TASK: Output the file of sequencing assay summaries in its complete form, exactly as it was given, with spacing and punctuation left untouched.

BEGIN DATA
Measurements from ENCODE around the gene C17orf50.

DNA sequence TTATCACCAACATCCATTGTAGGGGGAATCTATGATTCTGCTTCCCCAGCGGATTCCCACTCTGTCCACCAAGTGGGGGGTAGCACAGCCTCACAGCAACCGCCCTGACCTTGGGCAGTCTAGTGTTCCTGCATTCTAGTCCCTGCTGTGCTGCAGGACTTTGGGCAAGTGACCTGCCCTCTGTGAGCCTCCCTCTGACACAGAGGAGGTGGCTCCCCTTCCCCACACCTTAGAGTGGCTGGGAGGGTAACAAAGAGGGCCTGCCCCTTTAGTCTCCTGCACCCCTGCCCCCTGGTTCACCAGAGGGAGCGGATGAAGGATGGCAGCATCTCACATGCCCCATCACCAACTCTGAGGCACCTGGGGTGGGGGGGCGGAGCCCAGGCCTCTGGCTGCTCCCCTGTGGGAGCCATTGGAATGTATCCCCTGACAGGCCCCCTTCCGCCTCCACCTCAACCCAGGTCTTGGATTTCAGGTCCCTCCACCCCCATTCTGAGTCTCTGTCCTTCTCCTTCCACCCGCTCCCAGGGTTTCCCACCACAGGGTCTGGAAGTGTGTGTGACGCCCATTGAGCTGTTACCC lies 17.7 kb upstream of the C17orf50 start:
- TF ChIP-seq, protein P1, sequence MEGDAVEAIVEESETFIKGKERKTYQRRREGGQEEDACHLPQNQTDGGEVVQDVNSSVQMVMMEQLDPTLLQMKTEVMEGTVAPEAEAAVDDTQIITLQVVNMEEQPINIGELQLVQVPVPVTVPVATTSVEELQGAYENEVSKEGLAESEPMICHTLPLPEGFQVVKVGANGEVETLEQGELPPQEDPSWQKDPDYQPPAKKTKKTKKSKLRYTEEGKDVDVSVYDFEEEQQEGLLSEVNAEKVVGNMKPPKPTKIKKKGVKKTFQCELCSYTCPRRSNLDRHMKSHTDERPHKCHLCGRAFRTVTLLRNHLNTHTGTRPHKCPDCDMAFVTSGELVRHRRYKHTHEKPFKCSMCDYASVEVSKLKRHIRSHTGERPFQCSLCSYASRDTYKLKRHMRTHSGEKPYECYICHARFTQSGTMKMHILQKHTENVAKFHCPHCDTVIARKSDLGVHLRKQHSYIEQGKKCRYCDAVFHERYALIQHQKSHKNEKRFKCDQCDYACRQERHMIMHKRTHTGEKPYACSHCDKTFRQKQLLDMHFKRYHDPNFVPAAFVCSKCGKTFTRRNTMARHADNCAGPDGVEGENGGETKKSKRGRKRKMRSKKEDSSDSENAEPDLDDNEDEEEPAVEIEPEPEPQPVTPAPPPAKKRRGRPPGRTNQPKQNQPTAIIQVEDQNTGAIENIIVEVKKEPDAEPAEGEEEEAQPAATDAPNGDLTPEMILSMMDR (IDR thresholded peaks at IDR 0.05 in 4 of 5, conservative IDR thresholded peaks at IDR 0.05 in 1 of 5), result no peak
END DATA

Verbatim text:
Measurements from ENCODE around the gene C17orf50.

DNA sequence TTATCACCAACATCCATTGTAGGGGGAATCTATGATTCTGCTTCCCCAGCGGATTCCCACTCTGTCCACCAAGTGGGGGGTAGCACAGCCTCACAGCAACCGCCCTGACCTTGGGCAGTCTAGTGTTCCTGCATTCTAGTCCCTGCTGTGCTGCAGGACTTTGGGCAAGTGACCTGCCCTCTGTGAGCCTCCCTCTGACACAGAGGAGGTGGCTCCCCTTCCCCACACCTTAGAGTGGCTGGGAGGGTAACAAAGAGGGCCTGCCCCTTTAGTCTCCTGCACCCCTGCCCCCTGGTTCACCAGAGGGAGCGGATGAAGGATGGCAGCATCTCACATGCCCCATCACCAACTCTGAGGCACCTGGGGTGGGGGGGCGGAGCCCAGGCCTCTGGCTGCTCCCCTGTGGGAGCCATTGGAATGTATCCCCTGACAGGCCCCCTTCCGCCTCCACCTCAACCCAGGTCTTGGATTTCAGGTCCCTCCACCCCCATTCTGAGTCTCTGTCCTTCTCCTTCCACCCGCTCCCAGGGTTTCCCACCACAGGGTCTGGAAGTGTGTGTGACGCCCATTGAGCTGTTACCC lies 17.7 kb upstream of the C17orf50 start:
- TF ChIP-seq, protein P1, sequence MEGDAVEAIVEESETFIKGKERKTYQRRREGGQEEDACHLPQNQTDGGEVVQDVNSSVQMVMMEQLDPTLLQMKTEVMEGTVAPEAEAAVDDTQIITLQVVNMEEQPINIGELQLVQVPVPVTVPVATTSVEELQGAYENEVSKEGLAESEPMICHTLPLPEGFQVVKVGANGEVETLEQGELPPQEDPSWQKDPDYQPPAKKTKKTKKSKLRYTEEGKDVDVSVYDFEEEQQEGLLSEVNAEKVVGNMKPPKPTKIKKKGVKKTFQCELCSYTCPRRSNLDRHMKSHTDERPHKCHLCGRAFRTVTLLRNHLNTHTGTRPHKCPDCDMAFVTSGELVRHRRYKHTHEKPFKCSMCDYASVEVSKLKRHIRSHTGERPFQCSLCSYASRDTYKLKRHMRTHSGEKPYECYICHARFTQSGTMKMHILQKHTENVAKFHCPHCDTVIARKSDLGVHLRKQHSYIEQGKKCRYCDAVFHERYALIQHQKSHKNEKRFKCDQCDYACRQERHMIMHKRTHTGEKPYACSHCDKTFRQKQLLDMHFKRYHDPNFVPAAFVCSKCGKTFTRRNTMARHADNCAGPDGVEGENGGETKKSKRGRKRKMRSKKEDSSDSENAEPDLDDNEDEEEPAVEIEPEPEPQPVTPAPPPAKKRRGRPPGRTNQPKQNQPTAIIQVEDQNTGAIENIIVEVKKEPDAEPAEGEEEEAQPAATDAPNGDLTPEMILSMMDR (IDR thresholded peaks at IDR 0.05 in 4 of 5, conservative IDR thresholded peaks at IDR 0.05 in 1 of 5), result no peak